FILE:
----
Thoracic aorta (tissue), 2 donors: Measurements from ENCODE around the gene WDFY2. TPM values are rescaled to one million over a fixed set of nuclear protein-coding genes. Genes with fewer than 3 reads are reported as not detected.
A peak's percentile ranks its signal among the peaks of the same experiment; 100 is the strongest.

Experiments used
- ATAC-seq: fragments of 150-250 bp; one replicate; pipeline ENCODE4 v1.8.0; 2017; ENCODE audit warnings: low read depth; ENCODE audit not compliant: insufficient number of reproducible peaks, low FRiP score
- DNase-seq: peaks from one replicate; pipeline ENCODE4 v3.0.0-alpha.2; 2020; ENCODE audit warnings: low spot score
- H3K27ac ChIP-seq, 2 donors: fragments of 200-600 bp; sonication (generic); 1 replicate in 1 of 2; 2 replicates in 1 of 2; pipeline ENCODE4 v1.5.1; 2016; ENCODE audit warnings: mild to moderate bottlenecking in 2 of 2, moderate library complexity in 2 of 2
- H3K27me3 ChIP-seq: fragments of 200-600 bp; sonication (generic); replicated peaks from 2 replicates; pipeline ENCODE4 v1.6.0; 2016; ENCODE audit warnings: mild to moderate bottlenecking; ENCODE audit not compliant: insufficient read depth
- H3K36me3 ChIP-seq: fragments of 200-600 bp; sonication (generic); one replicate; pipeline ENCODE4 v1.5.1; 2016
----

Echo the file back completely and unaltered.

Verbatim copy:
Thoracic aorta (tissue), 2 donors: Measurements from ENCODE around the gene WDFY2. TPM values are rescaled to one million over a fixed set of nuclear protein-coding genes. Genes with fewer than 3 reads are reported as not detected.
A peak's percentile ranks its signal among the peaks of the same experiment; 100 is the strongest.

Experiments used
- ATAC-seq: fragments of 150-250 bp; one replicate; pipeline ENCODE4 v1.8.0; 2017; ENCODE audit warnings: low read depth; ENCODE audit not compliant: insufficient number of reproducible peaks, low FRiP score
- DNase-seq: peaks from one replicate; pipeline ENCODE4 v3.0.0-alpha.2; 2020; ENCODE audit warnings: low spot score
- H3K27ac ChIP-seq, 2 donors: fragments of 200-600 bp; sonication (generic); 1 replicate in 1 of 2; 2 replicates in 1 of 2; pipeline ENCODE4 v1.5.1; 2016; ENCODE audit warnings: mild to moderate bottlenecking in 2 of 2, moderate library complexity in 2 of 2
- H3K27me3 ChIP-seq: fragments of 200-600 bp; sonication (generic); replicated peaks from 2 replicates; pipeline ENCODE4 v1.6.0; 2016; ENCODE audit warnings: mild to moderate bottlenecking; ENCODE audit not compliant: insufficient read depth
- H3K36me3 ChIP-seq: fragments of 200-600 bp; sonication (generic); one replicate; pipeline ENCODE4 v1.5.1; 2016